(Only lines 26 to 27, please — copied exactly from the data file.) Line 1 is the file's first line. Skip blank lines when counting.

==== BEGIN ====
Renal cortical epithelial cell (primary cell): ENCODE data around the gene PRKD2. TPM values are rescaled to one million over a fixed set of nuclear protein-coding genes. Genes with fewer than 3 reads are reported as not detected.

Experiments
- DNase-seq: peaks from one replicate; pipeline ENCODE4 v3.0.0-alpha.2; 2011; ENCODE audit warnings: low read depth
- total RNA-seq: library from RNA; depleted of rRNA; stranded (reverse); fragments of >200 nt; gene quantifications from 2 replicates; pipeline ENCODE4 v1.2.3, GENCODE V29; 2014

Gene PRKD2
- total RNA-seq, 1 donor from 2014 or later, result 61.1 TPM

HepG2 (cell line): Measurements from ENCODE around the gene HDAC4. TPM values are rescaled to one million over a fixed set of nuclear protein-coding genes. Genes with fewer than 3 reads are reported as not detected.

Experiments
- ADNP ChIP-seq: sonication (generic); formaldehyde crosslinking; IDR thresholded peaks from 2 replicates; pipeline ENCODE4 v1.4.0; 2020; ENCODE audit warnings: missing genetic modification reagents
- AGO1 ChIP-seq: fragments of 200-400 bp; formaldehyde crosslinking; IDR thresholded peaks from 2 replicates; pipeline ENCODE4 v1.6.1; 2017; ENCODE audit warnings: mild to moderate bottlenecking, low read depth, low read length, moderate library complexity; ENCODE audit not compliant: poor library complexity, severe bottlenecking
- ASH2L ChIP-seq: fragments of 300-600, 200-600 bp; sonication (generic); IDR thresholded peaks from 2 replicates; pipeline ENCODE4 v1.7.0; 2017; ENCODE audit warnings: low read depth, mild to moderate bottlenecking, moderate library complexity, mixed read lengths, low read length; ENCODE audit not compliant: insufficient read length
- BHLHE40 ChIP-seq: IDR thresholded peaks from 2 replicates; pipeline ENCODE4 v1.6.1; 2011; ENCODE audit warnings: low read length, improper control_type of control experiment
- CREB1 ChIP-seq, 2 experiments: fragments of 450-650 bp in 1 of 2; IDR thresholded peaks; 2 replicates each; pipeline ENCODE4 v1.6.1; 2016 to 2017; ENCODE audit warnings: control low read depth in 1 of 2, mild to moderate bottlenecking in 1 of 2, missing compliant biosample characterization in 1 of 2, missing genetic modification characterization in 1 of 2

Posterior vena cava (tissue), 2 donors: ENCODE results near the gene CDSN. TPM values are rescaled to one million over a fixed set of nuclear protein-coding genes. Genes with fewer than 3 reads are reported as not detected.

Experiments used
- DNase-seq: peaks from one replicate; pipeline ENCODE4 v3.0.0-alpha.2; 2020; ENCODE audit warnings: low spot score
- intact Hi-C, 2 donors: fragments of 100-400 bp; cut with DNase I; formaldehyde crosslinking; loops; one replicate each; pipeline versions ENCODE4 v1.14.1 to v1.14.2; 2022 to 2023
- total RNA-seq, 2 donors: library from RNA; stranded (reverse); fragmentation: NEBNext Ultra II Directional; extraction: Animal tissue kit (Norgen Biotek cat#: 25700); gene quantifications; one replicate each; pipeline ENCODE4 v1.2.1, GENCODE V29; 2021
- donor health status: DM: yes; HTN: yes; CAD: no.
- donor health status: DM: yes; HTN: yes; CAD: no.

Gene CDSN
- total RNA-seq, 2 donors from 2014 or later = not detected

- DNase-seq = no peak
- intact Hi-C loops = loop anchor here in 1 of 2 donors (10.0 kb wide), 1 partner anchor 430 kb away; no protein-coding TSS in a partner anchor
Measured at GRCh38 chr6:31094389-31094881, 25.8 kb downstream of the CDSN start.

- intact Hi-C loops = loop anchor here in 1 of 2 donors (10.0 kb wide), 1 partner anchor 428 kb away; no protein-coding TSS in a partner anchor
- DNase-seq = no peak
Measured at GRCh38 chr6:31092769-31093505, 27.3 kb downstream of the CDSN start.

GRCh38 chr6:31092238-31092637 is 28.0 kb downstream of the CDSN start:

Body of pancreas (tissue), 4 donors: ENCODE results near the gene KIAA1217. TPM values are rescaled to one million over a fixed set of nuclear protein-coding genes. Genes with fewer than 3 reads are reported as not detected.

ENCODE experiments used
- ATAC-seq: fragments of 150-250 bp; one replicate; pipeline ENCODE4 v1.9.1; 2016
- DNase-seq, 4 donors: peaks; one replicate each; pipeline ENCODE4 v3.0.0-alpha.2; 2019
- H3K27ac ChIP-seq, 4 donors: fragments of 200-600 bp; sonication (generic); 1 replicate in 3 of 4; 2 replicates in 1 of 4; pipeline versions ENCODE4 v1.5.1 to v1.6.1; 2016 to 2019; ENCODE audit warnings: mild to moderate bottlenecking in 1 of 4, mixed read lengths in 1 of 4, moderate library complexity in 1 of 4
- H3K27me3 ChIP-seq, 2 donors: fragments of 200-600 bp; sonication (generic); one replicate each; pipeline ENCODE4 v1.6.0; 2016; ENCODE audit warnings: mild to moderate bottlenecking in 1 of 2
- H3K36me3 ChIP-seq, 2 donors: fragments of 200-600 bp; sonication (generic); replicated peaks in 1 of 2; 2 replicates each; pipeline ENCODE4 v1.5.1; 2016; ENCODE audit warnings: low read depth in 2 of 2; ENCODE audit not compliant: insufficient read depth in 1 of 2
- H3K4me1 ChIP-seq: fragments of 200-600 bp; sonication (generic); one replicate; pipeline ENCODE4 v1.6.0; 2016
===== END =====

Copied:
- intact Hi-C loops = loop anchor here in 1 of 2 donors (10.0 kb wide), 1 partner anchor 428 kb away; no protein-coding TSS in a partner anchor
- DNase-seq = no peak